The COVID-19 pandemic has changed everything, including the ways charities can support vulnerable communities who have been hit hardest. Jo-Anne Ryan, VP of Philanthropic Services, TD Wealth, and Executive Director of the Private Giving Foundation, joins Kim Parlee to talk about how charities are adapting and some ways donors can make a big impact right now.
- As we all know, COVID-19 has changed everything. But the hardships that some people feel have not been distributed equally. And the social safety nets that support people who need them have also been hit hard, which is a troubling combination. Here to give her take on what is happening with the charitable sector and what certain donors are doing, Jo-Anne Ryan. She's executive director of the Private Giving Foundation and Vice President of Philanthropic Advisory Services at TD Wealth.
Jo-Anne, it's always great to have you here. And I wonder if you could just set the context first. From people I've spoken with, it seems as though what's going on is charities are seeing a demand for their services like never before. And then they're seeing their revenues drop at the same time, which is a bad combination.
- Thanks for having me, Kim. Yes, the charities have been really hit hard by the pandemic, especially the ones that rely on large gatherings of people for events. For galas, golf tournaments, walks, runs, rides. Those events have all been canceled. A couple of them have gone virtual with a little bit of success, but not too much. And yes, the demand for services has increased for a lot of charities, particularly food banks, shelters, any charity helping the homeless. People have lost jobs. And really, the demand for services for a number of charities has really increased. Charities are asking donors, who usually like to support a particular project, to consider donating unrestricted funds so that they have the ability to apply those funds where most needed. And it could be operating cost, and it actually could be salaries to avoid having to lay people off. So it's been tough out there.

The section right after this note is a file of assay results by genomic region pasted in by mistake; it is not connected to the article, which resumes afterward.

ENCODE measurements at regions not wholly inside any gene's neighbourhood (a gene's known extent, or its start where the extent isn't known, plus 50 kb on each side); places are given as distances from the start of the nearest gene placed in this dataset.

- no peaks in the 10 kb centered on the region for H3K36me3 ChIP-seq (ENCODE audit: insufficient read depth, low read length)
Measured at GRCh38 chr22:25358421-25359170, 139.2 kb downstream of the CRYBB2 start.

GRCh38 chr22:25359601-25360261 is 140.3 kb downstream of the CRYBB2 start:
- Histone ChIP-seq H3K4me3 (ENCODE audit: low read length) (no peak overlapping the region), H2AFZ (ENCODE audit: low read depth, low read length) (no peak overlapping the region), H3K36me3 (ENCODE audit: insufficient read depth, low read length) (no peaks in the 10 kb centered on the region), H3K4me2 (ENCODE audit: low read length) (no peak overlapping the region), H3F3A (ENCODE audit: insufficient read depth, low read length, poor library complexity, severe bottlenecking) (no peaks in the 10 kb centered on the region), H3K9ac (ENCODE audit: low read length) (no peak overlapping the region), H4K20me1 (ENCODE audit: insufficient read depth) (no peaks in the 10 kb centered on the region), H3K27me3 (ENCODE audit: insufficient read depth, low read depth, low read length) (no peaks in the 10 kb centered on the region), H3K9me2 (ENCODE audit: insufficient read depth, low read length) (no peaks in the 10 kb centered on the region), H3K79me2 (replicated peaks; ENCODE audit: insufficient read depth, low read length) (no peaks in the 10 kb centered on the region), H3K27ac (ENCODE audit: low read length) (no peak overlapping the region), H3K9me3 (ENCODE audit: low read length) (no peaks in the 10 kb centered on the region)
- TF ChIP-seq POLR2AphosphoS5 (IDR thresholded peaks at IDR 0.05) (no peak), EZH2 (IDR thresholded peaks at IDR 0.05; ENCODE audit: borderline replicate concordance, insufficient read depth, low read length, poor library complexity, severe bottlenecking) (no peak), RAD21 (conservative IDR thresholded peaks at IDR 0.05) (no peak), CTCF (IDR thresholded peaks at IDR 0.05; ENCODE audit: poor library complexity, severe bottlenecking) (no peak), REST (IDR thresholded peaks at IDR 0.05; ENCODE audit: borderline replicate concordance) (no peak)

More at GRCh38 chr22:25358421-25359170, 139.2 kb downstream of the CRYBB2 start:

- Tell me what you're hearing from donors. I hear the fundraising is down for obvious reasons-- with physical distancing, you can't do stuff-- but I know you deal with so many donors. What do you say?
- Well, some donors are actually doing quite well. In fact, the very wealthy are having trouble spending money during the pandemic because they're stuck at home or at their cottages. And we're seeing a lot of generosity. We're seeing, even with a donor-advised fund program, with the Private Giving Foundation, we're seeing new people, new accounts being opened, people adding to their accounts. We're seeing donors be very thoughtful about their giving. They're giving perhaps to organizations that they have never supported in the past. They recognize that we're in a pandemic, and we're in a crisis. And they definitely want to help.
We're also seeing an increase in donors giving outside of Canada, because this is, as you know, a global pandemic, and they want to help. So we actually-- I worked with one donor that sent money to a hospital foundation in Italy for PPE when they were in desperate need. We have another donor who spends the winters in Florida, and was quite concerned about migrant farm workers and the conditions they were working in, and funded a project to give them clean water, sanitation, and better working environment. So we're working with donors who very, very much care and want to help.